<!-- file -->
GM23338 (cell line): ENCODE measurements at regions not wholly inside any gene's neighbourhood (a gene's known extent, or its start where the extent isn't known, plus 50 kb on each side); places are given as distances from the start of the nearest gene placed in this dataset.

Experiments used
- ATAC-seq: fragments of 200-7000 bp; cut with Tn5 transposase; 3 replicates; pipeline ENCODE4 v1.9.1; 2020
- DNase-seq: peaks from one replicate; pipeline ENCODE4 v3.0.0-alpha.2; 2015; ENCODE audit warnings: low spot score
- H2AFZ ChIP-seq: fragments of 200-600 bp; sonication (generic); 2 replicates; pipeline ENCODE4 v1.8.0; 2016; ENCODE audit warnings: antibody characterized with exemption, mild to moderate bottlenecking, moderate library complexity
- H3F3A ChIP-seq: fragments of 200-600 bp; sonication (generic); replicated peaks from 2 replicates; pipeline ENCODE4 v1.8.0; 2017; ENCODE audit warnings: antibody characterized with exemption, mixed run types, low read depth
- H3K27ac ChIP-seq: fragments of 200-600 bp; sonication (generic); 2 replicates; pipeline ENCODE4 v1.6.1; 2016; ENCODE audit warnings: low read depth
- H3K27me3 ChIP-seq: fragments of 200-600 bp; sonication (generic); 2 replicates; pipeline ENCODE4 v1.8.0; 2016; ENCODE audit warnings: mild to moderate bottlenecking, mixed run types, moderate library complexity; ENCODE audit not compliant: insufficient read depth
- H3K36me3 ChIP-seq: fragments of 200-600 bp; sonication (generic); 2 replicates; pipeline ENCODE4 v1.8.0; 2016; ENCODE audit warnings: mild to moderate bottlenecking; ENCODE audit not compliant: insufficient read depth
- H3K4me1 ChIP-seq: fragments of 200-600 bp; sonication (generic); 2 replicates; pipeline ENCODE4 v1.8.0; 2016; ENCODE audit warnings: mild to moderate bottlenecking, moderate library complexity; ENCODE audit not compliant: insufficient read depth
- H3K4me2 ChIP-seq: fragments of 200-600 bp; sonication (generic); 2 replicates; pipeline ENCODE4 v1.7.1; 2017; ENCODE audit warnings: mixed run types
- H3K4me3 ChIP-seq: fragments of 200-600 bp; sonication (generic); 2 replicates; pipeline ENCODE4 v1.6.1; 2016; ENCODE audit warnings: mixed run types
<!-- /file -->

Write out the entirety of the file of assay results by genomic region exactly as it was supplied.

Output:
GM23338 (cell line): ENCODE measurements at regions not wholly inside any gene's neighbourhood (a gene's known extent, or its start where the extent isn't known, plus 50 kb on each side); places are given as distances from the start of the nearest gene placed in this dataset.

Experiments used
- ATAC-seq: fragments of 200-7000 bp; cut with Tn5 transposase; 3 replicates; pipeline ENCODE4 v1.9.1; 2020
- DNase-seq: peaks from one replicate; pipeline ENCODE4 v3.0.0-alpha.2; 2015; ENCODE audit warnings: low spot score
- H2AFZ ChIP-seq: fragments of 200-600 bp; sonication (generic); 2 replicates; pipeline ENCODE4 v1.8.0; 2016; ENCODE audit warnings: antibody characterized with exemption, mild to moderate bottlenecking, moderate library complexity
- H3F3A ChIP-seq: fragments of 200-600 bp; sonication (generic); replicated peaks from 2 replicates; pipeline ENCODE4 v1.8.0; 2017; ENCODE audit warnings: antibody characterized with exemption, mixed run types, low read depth
- H3K27ac ChIP-seq: fragments of 200-600 bp; sonication (generic); 2 replicates; pipeline ENCODE4 v1.6.1; 2016; ENCODE audit warnings: low read depth
- H3K27me3 ChIP-seq: fragments of 200-600 bp; sonication (generic); 2 replicates; pipeline ENCODE4 v1.8.0; 2016; ENCODE audit warnings: mild to moderate bottlenecking, mixed run types, moderate library complexity; ENCODE audit not compliant: insufficient read depth
- H3K36me3 ChIP-seq: fragments of 200-600 bp; sonication (generic); 2 replicates; pipeline ENCODE4 v1.8.0; 2016; ENCODE audit warnings: mild to moderate bottlenecking; ENCODE audit not compliant: insufficient read depth
- H3K4me1 ChIP-seq: fragments of 200-600 bp; sonication (generic); 2 replicates; pipeline ENCODE4 v1.8.0; 2016; ENCODE audit warnings: mild to moderate bottlenecking, moderate library complexity; ENCODE audit not compliant: insufficient read depth
- H3K4me2 ChIP-seq: fragments of 200-600 bp; sonication (generic); 2 replicates; pipeline ENCODE4 v1.7.1; 2017; ENCODE audit warnings: mixed run types
- H3K4me3 ChIP-seq: fragments of 200-600 bp; sonication (generic); 2 replicates; pipeline ENCODE4 v1.6.1; 2016; ENCODE audit warnings: mixed run types